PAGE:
• Thank you for your lovely comment on my post, Pablo!

    I love this topic because I, myself, am curious about sustainable fashion. I’ve been wanting to do my part on this but of course it takes time! I love your point in having a clothing swap because I have never thought of that before. What a brilliant idea!

    Thank you for this.
    x, Bee | https://beecaluya.com

  • This is a very good topic, Pablo! Makes people think about their shopping style and spending habits.

    Personally, I am here to support smaller businesses and their ideas, especially if they offer convenient shipping methods and overall cost is reasonable. I guess one thing smaller/sustainable businesses should pay attention to is the price they charge you. Sometimes it is (and I am sorry to say this) astronomical. And it is not just fashion, it can be beauty, food stuff or anything in-between. Add extremely slow delivery (2-4 weeks for a simple online order) and you wonder if it is easier to just go and get something down the street.

    I also agree that there are small, easily replaceable things that are easier to get from fast-fashion brands. These are your basics (white/black t-shirts and now even reusable face masks). Of course I would not mind to sport Gucci socks around the house, maybe some time soon hah!

    Having said that, I haven’t added anything to my wardrobe this year at all (sigh). The only thing I purchased so far was skincare, sportswear and homewear (sums up my lockdown lifestyle lol)

    P.S. love your illustrations here!! xx

    Naya
    http://www.nayatilly.com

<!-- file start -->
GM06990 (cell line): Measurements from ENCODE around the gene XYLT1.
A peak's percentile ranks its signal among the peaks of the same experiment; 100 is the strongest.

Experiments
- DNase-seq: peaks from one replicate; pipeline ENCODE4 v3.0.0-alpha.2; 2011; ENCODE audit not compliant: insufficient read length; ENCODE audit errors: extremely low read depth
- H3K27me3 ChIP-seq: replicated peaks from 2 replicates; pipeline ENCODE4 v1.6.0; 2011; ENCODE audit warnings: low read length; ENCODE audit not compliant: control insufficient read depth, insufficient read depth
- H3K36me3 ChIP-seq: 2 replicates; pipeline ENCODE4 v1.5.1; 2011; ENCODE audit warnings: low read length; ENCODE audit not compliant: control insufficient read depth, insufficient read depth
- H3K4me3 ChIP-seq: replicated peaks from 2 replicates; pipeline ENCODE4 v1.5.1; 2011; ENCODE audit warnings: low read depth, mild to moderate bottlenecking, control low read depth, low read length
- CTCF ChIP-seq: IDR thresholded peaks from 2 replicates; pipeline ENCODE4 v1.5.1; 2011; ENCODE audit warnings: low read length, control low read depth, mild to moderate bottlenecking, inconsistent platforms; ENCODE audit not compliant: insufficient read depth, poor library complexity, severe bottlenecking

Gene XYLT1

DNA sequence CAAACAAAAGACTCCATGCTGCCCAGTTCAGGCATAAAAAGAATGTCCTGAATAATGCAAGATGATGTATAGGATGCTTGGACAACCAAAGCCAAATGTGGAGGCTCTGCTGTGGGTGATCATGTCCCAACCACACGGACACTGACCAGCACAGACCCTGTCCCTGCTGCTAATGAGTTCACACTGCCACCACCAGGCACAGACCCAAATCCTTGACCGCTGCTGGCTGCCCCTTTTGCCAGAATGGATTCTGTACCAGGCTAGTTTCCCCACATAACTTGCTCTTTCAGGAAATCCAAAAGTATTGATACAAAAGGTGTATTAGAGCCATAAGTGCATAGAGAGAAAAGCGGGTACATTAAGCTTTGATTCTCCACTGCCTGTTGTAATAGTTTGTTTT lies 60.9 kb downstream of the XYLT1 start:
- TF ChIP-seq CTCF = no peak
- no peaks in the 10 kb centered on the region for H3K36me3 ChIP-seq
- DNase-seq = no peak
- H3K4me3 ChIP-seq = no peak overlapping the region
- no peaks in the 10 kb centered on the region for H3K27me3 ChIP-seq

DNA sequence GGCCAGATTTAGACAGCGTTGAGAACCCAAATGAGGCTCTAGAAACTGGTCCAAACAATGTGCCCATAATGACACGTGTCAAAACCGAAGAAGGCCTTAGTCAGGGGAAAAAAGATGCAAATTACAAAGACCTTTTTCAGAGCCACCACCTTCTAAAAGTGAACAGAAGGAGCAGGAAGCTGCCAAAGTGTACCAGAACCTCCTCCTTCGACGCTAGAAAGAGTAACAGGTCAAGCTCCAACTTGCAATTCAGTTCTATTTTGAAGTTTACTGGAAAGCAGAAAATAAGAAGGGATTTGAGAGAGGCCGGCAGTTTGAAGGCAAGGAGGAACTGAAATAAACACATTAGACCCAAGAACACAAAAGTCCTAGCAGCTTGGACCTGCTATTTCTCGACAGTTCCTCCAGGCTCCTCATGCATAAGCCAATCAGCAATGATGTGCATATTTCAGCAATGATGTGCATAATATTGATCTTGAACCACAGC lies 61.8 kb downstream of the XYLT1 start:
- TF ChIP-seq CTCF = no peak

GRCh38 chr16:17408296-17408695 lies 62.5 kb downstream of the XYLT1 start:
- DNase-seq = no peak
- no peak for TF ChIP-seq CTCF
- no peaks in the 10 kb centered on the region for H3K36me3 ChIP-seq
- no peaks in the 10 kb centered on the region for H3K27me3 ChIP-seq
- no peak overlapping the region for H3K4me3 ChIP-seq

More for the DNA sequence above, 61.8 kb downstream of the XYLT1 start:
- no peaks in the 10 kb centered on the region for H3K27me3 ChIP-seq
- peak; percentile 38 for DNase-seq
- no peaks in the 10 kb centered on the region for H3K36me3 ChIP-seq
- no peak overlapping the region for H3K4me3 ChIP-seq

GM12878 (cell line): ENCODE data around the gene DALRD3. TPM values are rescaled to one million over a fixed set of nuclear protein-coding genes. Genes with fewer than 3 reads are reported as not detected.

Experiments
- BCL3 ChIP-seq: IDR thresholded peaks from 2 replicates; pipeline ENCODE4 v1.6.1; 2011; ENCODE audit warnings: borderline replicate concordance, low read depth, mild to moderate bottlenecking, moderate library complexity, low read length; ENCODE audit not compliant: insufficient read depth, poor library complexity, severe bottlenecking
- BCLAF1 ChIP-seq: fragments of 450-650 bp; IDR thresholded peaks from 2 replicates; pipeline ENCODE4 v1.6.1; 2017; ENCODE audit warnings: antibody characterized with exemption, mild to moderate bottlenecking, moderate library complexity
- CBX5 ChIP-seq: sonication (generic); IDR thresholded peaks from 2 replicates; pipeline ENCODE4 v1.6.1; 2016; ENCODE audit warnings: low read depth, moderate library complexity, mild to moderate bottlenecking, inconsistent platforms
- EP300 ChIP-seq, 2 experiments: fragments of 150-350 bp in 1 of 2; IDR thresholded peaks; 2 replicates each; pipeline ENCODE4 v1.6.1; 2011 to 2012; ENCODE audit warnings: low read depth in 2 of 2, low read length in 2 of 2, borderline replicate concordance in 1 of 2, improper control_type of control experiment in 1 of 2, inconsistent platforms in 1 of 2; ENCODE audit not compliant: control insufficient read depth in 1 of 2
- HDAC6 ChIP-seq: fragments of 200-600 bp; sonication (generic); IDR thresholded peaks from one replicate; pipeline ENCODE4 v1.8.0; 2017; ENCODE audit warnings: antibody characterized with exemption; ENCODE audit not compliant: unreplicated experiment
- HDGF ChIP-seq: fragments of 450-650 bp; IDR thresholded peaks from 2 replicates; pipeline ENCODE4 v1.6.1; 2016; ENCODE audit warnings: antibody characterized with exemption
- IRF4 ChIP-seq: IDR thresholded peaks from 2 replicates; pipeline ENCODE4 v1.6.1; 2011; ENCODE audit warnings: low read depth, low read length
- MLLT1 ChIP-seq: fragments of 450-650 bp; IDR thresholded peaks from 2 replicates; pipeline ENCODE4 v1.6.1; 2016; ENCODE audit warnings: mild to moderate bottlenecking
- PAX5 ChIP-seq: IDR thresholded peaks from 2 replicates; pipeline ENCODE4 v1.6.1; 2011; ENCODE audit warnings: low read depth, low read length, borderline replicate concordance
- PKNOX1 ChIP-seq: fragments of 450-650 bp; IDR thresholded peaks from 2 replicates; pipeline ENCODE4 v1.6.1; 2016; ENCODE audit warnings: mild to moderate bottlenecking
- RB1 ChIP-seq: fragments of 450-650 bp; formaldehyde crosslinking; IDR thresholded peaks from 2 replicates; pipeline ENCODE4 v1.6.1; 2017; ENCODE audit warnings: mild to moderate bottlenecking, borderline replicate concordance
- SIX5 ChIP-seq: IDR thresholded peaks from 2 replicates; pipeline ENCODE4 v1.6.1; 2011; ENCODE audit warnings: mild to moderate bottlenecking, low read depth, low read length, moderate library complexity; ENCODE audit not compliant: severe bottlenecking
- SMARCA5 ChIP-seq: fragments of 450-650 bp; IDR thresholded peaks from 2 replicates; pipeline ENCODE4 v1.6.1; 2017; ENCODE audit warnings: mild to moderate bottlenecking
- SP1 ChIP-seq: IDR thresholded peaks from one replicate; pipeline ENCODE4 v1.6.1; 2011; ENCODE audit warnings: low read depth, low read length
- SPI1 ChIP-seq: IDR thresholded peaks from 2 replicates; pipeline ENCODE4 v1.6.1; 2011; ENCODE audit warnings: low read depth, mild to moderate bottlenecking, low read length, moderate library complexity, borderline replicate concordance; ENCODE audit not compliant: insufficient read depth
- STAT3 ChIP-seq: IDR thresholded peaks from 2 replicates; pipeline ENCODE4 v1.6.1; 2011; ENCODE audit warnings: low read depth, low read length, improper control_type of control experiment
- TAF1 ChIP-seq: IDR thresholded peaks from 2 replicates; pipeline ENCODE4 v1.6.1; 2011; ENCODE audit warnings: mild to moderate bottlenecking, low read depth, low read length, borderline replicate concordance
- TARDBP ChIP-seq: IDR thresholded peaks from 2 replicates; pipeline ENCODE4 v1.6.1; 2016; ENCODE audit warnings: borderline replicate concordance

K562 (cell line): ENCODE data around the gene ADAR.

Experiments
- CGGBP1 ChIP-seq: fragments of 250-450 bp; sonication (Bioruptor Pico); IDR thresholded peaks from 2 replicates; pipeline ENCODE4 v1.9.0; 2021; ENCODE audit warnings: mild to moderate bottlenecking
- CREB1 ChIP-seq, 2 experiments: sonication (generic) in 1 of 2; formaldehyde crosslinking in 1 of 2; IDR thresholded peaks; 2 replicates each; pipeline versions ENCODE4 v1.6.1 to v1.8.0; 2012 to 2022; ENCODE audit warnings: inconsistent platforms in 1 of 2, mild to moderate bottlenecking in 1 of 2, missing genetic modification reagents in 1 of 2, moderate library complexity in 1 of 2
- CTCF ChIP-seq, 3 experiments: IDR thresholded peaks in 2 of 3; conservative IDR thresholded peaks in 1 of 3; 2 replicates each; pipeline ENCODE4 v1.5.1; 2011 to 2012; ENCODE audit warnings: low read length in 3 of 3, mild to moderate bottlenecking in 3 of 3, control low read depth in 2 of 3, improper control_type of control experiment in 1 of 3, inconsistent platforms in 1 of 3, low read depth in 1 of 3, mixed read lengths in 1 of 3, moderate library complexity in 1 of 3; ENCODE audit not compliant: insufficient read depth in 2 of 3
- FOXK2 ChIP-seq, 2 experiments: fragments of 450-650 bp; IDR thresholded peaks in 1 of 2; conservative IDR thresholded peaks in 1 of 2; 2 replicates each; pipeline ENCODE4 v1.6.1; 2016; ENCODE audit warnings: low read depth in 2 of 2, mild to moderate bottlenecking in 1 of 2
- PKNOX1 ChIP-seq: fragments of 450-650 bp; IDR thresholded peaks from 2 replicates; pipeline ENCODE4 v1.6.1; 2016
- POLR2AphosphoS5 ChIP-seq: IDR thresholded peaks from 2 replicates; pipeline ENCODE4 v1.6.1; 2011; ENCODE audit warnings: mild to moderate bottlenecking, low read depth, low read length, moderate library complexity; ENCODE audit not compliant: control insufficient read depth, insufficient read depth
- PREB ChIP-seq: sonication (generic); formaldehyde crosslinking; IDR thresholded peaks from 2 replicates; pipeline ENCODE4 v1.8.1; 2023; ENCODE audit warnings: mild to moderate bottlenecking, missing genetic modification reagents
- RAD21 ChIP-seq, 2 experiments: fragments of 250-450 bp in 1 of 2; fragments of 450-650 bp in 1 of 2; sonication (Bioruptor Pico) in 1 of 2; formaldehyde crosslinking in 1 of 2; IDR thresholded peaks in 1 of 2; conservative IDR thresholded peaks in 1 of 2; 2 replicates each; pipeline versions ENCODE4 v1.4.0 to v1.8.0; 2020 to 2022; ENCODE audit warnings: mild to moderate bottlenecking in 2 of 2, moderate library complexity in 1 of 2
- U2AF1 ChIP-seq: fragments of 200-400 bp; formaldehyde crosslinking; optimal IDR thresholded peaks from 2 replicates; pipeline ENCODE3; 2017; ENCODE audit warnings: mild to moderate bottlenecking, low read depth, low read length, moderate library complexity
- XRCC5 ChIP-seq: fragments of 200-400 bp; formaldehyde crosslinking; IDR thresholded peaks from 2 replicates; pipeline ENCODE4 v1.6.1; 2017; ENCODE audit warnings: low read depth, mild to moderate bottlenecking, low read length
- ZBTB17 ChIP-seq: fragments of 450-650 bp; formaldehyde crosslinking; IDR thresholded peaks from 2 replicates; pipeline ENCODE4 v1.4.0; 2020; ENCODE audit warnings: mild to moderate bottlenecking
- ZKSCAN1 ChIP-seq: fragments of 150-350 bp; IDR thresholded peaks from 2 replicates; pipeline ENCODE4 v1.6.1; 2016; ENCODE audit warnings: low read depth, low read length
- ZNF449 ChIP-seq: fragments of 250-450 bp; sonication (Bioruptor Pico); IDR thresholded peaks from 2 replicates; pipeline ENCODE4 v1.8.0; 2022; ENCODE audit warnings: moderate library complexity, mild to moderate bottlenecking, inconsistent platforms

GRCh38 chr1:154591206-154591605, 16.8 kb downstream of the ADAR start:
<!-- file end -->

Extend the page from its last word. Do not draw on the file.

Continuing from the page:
• Thanks for your comment Naya! 🙂 Lately I’ve thinking a lot about my shopping habits in order to have a healthier relationship with my money.

      But I totally agree with you, some small-sustainable business raise the price too high and then it is a little bit difficult to support the cause, but I’m always here to try new options and spot new designers to support their projects, understanding that some prices can’t be the same if we compare it with the biggest brands!

      Thanks for everything as usual!
      Pablo

  • Hey Fungi!
    I hope you are doing well! Thank you for sharing your great article about fast fashion and sustainable fashion. I really love the last sentence! Your illustrations are also great!!!

    When I am confused and tired, I think that there is not clothe I want to wear in my closet. When I get myself back, I can see lovely clothes in my closet. It is a funny illusion, right? For that reason, keeping to relax with coffee and music is important for me to love my clothes 🙂

    Your blog support me always when I think about fashion! Thank you so much, Fungi! Have a great day 🙂

    akiko

  • I’m loving your last sentence here, about loving the clothes we already have.
    I’m not gonna lie I have a lot of clothes but I’m not planning to just wearing them once. It’s so much fun to find a lot of different ways to wear them.
    To me the worst is not to buy fast fashion, the worst is to buy clothes and just wearing them once.
    But I don’t like the way how now everything’s is going too fast. New collections are popping every week. Sometimes it makes me questions if there is still trends since everything’s evolving so fast.
    I’m just happy I can make some of clothes. It makes me add even more special items to my closet.
    And sometimes it just fun to take the time to appreciate just one piece than just buying 10 new ones.
    xx
    Margot
    https://troughthepasturesofthesky.com

    • Yes, that’s the worst! I mean, buying fast fashion doesn’t make a bad person, this topic is way more complex but the fact to wear that cheap t shirt just one time…. I think we can make an effort even if we’re buying at big companies.

      I imagine making your own clothes expand all the possibilities! Kudos on that, great thing Margot 😀

  • Hey Fungi!

    This year I’m totally falling in love all over again with the clothes I already own. I haven’t bought anything new because now most often I find myself at home or going out in nature where fashion isn’t needed. haha

    And to help keep this throughout the end of the year, I’m not going on any of my favorite shopping sites. I’m so proud! hahaha